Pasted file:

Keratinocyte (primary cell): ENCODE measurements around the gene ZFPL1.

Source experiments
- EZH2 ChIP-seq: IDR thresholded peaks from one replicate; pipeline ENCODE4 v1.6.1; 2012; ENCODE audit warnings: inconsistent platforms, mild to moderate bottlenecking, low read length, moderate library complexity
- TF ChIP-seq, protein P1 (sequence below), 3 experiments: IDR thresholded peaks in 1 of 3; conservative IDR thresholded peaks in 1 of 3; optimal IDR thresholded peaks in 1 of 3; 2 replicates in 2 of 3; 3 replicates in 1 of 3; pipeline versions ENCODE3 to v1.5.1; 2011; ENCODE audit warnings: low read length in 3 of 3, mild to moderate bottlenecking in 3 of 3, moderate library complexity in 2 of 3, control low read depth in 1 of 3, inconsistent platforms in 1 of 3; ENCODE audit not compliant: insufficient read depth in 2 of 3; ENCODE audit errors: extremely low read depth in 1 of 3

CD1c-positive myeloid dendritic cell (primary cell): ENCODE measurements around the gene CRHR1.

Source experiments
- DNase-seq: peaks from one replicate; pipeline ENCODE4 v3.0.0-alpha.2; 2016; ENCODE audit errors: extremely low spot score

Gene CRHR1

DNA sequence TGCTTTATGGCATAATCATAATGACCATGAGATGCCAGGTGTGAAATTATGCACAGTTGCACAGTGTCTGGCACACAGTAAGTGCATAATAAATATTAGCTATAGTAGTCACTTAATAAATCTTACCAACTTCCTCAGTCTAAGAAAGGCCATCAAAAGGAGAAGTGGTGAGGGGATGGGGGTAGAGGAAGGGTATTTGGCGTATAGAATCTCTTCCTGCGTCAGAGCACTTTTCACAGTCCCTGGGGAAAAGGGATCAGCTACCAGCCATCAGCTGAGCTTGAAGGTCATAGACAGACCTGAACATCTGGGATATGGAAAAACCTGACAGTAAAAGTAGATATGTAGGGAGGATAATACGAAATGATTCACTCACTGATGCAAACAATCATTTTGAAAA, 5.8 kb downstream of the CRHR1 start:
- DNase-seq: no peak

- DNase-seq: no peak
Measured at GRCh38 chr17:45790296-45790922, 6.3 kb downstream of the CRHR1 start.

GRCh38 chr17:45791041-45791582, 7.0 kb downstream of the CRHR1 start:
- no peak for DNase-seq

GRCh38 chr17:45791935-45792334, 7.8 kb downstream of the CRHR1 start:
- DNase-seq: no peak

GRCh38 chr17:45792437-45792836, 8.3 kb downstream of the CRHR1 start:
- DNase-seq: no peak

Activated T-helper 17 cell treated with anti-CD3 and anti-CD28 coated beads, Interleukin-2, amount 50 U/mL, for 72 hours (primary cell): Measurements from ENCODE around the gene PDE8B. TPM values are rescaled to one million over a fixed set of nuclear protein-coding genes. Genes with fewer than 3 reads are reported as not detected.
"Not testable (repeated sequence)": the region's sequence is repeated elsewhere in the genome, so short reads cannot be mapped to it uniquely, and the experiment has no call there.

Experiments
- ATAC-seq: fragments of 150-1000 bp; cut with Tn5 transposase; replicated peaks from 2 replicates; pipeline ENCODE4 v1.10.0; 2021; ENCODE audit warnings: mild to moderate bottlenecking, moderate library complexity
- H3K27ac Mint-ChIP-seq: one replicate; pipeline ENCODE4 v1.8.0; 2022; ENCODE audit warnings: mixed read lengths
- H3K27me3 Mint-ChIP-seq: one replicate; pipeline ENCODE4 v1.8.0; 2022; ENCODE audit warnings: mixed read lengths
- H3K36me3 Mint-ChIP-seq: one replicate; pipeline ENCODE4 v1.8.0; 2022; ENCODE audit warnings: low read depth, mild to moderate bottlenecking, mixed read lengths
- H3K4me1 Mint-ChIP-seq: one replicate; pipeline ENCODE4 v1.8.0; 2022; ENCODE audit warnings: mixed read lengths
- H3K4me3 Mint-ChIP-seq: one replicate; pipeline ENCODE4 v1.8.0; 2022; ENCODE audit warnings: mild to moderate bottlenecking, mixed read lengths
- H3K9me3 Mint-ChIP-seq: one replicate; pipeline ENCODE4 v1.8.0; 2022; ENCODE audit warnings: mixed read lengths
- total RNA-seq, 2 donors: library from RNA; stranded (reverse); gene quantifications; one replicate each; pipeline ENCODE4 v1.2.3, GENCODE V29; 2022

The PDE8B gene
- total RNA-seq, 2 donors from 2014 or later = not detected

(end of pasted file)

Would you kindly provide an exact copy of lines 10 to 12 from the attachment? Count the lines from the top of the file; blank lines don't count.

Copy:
- DNase-seq: no peak

- DNase-seq: no peak
Measured at GRCh38 chr17:45790296-45790922, 6.3 kb downstream of the CRHR1 start.